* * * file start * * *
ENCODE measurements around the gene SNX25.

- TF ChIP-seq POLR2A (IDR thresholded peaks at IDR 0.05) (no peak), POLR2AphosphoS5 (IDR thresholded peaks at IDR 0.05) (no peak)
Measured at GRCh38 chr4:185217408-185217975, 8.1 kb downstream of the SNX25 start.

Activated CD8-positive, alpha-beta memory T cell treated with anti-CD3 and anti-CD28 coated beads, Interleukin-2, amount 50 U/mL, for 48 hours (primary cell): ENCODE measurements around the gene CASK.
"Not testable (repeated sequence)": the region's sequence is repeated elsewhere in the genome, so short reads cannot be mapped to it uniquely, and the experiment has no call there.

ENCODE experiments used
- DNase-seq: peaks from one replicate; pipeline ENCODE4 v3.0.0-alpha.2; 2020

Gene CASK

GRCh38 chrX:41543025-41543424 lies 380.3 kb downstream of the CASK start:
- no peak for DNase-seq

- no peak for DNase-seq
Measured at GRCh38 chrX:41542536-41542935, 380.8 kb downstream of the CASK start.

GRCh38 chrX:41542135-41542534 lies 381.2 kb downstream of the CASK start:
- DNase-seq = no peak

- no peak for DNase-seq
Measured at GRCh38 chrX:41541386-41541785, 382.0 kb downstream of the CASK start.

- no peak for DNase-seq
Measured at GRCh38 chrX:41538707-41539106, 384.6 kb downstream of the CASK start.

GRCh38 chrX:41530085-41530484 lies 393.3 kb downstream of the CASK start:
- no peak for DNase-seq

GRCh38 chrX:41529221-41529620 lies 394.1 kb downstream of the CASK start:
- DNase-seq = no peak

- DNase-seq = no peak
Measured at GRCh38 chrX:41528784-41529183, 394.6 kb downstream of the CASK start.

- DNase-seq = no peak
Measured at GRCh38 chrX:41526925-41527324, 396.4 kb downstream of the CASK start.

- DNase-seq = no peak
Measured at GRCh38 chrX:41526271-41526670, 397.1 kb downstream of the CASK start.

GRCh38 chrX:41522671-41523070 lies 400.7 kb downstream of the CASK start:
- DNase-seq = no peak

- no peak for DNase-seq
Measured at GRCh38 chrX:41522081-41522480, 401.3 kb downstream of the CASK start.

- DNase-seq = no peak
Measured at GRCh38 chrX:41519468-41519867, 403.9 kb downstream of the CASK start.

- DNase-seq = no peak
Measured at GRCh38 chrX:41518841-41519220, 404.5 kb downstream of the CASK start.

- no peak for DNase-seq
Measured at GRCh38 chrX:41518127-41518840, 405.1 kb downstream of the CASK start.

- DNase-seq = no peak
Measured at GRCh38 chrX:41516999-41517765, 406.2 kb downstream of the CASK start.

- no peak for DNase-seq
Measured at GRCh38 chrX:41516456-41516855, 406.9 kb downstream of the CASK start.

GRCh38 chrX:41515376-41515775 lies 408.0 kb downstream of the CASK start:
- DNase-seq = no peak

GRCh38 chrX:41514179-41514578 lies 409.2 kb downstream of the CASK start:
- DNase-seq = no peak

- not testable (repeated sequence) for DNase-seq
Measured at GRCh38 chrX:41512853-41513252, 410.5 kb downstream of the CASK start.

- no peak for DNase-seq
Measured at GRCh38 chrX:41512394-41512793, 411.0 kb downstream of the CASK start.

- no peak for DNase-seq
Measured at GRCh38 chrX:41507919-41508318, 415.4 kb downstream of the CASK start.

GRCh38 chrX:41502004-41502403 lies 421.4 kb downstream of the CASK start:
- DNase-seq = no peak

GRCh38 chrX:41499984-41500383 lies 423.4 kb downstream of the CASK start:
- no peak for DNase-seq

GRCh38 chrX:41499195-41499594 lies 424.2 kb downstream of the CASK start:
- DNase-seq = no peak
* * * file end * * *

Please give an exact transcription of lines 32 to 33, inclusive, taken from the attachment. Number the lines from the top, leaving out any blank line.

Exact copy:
Measured at GRCh38 chrX:41522081-41522480, 401.3 kb downstream of the CASK start.

- DNase-seq = no peak